investing in technologies that help others in the transition to a
carbon-free world.  We’ll do even more to help our partners
increase energy efficiency and reduce waste. 

Using machine learning, we’ve reduced by 30 percent the energy
needed for cooling our data centres. Now, we’re making this
proven
cloud technology solution
available for use by commercial
buildings and industrial facilities around the world—such as
airports, shopping malls and other data centres, helping them
reduce their own carbon impact.

For example, by using Google AI to analyse large data sets and
forecast demand, the French retailer Carrefour managed
to drastically reduce food waste. The German electric utility
company E.ON
is using Cloud Data Analytics to help energy managers make
decisions that reduce costs and CO2 footprint. 

Boosting innovation, helping cities and local governments,
supporting reforestation

Nonprofits, civil society organisations, and universities play a
critical role in mitigating the effects of climate change. We’ve
seen the positive impact of funding innovative ideas and leaders,
such as U.K.-based Carbon Tracker’s
partnership with WattTime and others
to track global carbon
emissions from satellite imagery.

To help further support Europe’s green pioneers, we’re
launching a new Google.org
Impact Challenge
. We’re making available €10 million for
the most promising European ideas and projects that support
increased access to, or use of, renewable energy, decarbonization
of transportation, improved air quality, natural resource planning
and protection, or circular economy and design. Applications are
open today. Recipients will receive up to €2 million in funding
and in some cases support from the Google.org Impact Challenge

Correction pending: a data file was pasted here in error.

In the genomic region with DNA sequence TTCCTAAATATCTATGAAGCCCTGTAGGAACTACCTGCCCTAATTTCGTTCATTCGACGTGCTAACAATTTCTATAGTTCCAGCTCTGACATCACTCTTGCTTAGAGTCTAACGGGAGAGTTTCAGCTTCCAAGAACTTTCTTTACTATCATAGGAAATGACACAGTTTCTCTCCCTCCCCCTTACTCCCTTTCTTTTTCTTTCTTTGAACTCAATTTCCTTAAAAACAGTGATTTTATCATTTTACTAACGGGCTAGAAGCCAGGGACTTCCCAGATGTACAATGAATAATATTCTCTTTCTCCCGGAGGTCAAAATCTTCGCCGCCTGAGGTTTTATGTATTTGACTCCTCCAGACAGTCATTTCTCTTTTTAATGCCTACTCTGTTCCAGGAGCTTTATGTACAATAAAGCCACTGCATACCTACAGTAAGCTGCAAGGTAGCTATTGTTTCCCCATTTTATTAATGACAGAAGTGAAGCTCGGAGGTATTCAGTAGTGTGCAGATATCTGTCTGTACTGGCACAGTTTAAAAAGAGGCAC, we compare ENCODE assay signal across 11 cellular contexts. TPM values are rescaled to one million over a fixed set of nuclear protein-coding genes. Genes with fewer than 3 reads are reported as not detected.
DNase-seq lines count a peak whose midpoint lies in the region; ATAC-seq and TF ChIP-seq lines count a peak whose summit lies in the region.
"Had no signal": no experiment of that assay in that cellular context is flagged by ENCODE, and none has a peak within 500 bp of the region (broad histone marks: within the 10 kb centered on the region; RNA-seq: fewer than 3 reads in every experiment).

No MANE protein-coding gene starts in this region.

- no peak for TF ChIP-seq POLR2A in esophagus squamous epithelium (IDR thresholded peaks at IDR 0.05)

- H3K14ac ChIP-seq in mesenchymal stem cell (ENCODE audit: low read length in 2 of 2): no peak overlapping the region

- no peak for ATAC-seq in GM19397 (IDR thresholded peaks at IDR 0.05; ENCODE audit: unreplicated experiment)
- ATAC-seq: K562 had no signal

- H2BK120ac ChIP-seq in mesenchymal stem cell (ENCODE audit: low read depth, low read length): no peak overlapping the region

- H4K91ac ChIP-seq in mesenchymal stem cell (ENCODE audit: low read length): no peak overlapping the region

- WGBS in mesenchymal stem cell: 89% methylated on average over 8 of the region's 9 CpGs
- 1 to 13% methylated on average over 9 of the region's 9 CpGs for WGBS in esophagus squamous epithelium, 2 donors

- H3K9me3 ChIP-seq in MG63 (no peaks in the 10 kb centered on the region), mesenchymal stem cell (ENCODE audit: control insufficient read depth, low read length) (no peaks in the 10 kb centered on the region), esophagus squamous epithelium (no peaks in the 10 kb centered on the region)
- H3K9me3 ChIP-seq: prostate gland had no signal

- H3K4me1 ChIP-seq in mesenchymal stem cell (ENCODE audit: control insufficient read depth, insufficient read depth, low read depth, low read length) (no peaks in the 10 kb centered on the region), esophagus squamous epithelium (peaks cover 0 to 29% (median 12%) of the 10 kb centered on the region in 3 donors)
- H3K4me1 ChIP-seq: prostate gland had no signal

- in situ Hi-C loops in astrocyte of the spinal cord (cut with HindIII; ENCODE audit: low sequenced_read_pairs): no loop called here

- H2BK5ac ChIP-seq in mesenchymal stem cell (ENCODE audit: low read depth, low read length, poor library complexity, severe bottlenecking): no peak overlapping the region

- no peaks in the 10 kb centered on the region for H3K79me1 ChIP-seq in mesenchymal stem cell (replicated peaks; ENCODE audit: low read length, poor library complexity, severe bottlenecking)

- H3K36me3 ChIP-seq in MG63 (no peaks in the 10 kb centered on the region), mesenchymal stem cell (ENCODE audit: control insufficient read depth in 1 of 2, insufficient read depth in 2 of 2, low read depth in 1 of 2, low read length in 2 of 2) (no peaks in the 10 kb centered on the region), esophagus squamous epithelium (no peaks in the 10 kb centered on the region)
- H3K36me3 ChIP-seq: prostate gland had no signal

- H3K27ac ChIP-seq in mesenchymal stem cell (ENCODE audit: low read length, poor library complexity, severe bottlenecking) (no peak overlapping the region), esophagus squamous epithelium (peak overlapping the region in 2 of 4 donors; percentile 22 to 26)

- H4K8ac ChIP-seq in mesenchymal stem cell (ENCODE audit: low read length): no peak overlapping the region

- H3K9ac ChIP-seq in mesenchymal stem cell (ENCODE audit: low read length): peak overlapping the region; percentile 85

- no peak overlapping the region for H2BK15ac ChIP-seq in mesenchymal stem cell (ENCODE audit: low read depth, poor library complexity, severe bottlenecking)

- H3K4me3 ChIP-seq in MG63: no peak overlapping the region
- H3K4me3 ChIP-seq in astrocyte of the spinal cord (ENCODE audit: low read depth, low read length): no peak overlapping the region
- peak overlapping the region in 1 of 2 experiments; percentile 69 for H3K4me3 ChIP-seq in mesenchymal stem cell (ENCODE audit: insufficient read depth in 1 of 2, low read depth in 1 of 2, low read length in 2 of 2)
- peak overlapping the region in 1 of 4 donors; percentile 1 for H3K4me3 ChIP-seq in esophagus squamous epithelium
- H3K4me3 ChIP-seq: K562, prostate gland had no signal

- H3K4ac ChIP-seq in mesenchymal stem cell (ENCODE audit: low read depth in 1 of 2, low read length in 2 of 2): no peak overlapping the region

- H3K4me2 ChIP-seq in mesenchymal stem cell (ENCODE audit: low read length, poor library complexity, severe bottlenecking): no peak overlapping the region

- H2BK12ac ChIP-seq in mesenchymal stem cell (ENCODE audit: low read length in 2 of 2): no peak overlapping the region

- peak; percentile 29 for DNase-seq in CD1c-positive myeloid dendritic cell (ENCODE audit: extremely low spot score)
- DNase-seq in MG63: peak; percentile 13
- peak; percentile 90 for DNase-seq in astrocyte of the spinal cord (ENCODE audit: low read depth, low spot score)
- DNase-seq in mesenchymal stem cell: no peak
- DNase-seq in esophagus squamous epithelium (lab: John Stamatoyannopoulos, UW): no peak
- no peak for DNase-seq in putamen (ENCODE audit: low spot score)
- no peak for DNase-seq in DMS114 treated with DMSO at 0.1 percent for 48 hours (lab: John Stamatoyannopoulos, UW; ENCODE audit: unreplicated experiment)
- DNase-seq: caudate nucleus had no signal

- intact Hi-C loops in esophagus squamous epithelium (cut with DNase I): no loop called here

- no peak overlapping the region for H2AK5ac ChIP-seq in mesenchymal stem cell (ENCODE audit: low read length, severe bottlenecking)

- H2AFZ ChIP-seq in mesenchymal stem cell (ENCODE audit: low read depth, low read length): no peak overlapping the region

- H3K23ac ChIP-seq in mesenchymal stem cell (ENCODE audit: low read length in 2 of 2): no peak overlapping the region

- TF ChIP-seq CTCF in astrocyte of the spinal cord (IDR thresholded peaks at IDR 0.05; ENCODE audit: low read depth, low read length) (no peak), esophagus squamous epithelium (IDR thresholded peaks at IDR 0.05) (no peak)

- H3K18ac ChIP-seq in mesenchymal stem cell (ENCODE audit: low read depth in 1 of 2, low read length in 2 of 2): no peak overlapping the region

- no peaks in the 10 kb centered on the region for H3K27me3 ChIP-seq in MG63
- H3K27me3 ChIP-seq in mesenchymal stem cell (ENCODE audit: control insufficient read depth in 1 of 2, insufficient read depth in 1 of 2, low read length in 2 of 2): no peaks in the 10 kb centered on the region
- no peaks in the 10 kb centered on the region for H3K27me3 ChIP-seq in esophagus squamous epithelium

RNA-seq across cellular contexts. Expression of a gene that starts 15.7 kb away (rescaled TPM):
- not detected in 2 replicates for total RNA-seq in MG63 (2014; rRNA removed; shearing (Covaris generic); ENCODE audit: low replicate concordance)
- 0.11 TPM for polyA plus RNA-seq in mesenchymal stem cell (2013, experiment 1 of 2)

Accelerator. They will be selected by independent experts,
including Greentech founder Nico Rosberg, scientist Dr. Maggie
Adderin-Pocock, Director General of the Finnish Environment
Institute Lea Kauppi, and Former Irish Minister for the Environment
John Gormley. 

In addition, we’ve pledged to help
500 cities and local governments globally
reduce an aggregate
of one gigaton (that’s 1 billion tons) of carbon emissions per
year by 2030—more than a country the size of Germany emits. This
adds to the €2.7 million from Google.org we committed last year
to support European cities in implementing climate action plans.
For example, with funding from the Google.org ICLEI Action Fund,
the Birmingham-based nonprofit Centre for Sustainable Energy is
launching an open-source, city-wide data set, along with tools to
model decarbonization options for buildings in the city and other
interventions.

Finally, as part of our work to remove carbon from the
atmosphere, we’re launching a science-based reforestation program
and pledging $1 million in funding from Google.org to develop tools
that will help increase the likelihood of success for ecosystem
restoration projects around the world, including in Northern
Spain.

We’re optimistic that this can be a decisive decade for
climate action.  We’re committed to supporting Europe’s ambition
to become the first
carbon-neutral continent
and to playing our part to move the
world closer to a carbon-free future.

Source: FS – Social Media Blogs 2
Supporting a greener future in Europe